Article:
Unregistered Securities Exclusion, Professional Liability Policy/Sanctions, Claims in Progress Exclusion Coverage Update
Unregistered Securities Exclusion – Sixth Circuit (Michigan Law)
Saoud v. Everest Indem. Ins. Co.,
No. 21-1621, 2022 WL 2758274 (6th Cir. Jul. 14, 2022)
The U.S. Court of Appeals for the Sixth Circuit upheld the district court’s holding that Everest Indemnity Insurance Company (Everest) had no duty to defend or indemnify its insured, a financial advisor, where the professional liability policy excluded coverage for unregistered securities.
Everest issued a professional liability policy to William Saoud (Saoud) and Bill Saoud Financial LLC containing an unregistered securities exclusion that precluded coverage for claims “[b]ased upon, attributable to, or arising out of the use of or investment in any security that is not registered with the Securities and Exchange Commission.” Saoud was named as a defendant in several lawsuits by customers alleging that he had offered clients an investment product called the 1 Global Memorandum of Indebtedness, had misrepresented the security of that investment product and had improperly sold an unregistered security. Saoud notified Everest and its agent of the lawsuits and, when Everest did not defend, Saoud commenced a declaratory judgment lawsuit in July 2019 against Everest.
The trial court granted summary judgment in favor of Everest, holding that the unregistered securities exclusion applied. Saoud appealed the trial court’s decision to the federal appellate court.
On appeal, the appellate court affirmed the trial court’s finding that the unregistered securities exclusion applied to preclude coverage for Saoud and finding that Everest had no duty to defend or indemnify Saoud. In upholding the grant of summary judgment to Everest, the appellate court dismissed Saoud’s arguments that the 1 Global Memorandum of Indebtedness was not a security and that the exclusion applied only to securities required to be registered with the SEC.
The appellate court also rejected Saoud’s argument that Everest should be estopped from relying on the unregistered securities exclusion because Everest failed to deny coverage on that basis timely. The appellate court refused to invoke an exception to the general rule that the doctrines of waiver and estoppel “usually cannot ‘broaden the coverage of a policy to protect the insured against risks that were not included in the policy or that were expressly excluded from the policy.’” The appellate court concluded, "Everest never represented the Saouds in the underlying litigation and therefore never controlled the Saouds' litigation strategy to their detriment. Nor have the Saouds provided any evidence of actual prejudice from Everest's delay in informing the Saouds that it would neither defend nor indemnify them." Therefore, waiver and estoppel did not apply, and the appellate court concluded that the exclusion precluded coverage.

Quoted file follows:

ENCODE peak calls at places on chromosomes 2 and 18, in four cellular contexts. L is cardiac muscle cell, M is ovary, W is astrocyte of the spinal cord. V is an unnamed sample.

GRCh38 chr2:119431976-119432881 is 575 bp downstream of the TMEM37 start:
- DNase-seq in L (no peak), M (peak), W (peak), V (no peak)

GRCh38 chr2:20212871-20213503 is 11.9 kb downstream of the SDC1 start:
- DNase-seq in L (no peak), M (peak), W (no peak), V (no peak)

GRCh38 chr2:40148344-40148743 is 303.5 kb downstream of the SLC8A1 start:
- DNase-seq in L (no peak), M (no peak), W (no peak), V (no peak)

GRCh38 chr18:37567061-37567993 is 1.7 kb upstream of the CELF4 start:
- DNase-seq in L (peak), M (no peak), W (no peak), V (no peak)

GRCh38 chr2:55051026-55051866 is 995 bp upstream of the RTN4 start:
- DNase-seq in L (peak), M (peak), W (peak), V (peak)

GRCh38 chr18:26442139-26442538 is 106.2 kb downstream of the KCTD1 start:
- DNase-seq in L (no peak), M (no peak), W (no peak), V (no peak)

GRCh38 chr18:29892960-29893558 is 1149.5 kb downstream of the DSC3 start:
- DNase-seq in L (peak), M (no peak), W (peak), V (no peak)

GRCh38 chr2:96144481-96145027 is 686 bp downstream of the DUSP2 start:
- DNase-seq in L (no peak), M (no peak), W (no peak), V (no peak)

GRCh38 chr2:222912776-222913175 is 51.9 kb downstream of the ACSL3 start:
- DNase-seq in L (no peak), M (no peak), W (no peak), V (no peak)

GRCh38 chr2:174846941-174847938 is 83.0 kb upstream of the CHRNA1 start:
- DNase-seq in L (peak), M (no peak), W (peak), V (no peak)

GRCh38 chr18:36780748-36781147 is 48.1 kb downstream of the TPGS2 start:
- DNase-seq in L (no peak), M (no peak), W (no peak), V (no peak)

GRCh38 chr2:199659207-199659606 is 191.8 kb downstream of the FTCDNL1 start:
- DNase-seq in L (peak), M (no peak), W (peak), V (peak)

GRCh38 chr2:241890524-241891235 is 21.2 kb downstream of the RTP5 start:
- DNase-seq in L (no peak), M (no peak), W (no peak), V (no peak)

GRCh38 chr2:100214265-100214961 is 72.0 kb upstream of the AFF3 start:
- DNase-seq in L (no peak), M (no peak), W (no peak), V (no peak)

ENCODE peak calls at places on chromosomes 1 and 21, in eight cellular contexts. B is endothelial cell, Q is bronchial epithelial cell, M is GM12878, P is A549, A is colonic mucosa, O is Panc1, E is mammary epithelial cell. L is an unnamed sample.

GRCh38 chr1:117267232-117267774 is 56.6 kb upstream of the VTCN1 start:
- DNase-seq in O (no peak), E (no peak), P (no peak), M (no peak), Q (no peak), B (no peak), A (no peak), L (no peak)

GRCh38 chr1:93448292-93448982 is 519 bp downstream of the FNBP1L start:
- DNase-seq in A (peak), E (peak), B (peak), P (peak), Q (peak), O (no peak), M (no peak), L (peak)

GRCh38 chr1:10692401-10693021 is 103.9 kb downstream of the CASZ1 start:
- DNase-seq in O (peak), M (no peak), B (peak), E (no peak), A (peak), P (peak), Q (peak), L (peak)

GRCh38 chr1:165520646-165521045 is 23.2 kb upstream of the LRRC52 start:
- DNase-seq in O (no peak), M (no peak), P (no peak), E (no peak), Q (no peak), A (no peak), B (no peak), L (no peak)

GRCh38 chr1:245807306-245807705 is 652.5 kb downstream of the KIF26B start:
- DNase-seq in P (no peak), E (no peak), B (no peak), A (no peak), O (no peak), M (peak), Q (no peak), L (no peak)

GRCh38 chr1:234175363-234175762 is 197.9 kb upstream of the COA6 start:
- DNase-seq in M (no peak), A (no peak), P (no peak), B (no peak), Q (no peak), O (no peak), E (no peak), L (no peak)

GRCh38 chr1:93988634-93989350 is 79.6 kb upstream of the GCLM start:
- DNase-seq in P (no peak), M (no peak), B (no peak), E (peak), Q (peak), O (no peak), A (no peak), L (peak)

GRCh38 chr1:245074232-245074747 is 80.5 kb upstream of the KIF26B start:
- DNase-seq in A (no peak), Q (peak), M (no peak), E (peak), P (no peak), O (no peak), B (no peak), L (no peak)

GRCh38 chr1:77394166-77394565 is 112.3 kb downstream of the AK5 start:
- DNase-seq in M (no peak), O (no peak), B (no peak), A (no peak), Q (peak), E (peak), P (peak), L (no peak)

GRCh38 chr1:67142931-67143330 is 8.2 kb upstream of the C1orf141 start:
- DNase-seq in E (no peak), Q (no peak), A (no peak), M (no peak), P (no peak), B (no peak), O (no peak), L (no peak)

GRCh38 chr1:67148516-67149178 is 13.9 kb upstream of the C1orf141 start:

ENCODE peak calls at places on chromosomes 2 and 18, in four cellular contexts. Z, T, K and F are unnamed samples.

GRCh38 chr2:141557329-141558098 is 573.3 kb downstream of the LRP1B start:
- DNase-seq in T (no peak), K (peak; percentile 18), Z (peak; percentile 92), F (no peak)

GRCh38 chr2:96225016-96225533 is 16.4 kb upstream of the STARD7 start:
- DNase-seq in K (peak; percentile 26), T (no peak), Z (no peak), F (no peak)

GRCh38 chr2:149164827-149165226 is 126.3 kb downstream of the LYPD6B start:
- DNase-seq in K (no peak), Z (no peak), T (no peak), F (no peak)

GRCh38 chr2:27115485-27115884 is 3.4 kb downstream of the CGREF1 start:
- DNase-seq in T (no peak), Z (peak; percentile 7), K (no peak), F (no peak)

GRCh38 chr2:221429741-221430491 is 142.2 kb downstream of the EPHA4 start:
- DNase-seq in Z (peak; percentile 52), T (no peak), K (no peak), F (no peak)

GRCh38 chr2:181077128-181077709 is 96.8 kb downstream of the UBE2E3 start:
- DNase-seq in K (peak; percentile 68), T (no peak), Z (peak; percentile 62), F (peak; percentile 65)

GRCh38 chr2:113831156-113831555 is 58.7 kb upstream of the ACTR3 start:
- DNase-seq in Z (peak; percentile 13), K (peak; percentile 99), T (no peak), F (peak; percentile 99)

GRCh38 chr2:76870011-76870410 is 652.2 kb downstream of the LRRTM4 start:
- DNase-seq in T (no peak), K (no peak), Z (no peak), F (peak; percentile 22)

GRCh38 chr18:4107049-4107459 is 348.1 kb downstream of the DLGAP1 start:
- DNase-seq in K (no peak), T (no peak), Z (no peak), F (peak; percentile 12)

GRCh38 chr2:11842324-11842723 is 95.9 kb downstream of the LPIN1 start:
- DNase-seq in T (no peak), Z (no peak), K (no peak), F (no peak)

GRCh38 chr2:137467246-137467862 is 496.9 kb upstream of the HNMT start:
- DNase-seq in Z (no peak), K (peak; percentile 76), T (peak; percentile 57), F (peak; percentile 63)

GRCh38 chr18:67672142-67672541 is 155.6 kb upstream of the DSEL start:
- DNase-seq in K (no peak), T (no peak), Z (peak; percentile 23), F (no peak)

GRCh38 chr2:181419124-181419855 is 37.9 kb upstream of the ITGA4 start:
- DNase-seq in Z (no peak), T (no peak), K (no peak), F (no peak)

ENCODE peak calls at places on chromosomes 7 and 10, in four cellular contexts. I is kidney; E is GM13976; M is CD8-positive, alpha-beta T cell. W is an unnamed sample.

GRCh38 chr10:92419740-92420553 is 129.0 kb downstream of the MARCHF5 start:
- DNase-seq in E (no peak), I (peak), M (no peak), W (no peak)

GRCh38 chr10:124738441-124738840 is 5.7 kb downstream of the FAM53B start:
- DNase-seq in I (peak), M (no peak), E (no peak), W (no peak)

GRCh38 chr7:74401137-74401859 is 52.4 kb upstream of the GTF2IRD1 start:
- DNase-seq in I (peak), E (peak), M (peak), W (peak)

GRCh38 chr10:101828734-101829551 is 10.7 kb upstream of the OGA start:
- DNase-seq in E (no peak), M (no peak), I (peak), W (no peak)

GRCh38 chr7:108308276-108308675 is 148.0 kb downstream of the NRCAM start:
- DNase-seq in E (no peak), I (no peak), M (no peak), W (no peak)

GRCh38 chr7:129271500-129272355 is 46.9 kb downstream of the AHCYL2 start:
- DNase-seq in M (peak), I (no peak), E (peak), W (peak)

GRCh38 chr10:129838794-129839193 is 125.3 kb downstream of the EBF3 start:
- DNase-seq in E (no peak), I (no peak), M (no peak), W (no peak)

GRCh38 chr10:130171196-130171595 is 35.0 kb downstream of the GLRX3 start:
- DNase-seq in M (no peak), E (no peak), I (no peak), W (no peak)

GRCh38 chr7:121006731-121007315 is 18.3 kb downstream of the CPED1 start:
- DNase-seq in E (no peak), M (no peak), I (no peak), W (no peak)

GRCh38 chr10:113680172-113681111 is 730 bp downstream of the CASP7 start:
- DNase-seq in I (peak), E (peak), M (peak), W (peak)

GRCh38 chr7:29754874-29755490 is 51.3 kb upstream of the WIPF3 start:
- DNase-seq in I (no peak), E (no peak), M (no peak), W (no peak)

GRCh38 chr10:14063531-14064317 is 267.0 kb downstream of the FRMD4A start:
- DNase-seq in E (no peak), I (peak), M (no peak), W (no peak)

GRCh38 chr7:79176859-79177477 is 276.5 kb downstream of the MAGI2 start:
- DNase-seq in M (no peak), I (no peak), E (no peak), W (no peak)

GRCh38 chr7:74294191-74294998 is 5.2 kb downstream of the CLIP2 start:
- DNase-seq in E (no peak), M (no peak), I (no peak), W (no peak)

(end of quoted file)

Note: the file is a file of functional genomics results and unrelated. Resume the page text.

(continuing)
Everest was represented by Steven Brown at the trial level and Jeffrey Gerish at the appellate level, both partners of Plunkett Cooney.
Professional Liability Policy/Sanctions – Sixth Circuit (Ohio Law)
Wesco Ins. Co. v. Roderick Linton Belfance, LLP
39 F.4th 326 (6th Cir. Jul. 1, 2022)
The U.S. Court of Appeals for the Sixth Circuit held that, under the Individuals with Disabilities Education Act (IDEA), an award of attorney fees constituted “sanctions” within the meaning of a professional liability policy that explicitly excluded “sanctions” from the definition of covered “damages” arising out of the provision of legal services.
An insurer that issued a professional liability policy filed a declaratory judgment action against the insured law firm and the firm’s attorneys seeking a judgment that it owed no duty to defend or indemnify the firm and its attorneys in an underlying suit to recover an award for reasonable attorneys’ fees. In the underlying suit, the firm and its attorneys brought claims against multiple school districts under IDEA. The suit was unsuccessful, and the school district sought attorney fees from the firm and its attorneys under IDEA’s fee-shifting provisions. The firm sought defense and indemnity from its insurer. The insurer argued that it had no duty to defend or indemnify because “the policy defined ‘damages’ to exclude an award of ‘sanctions’ under ‘federal’ law.” The district court granted summary judgment in the insurer’s favor.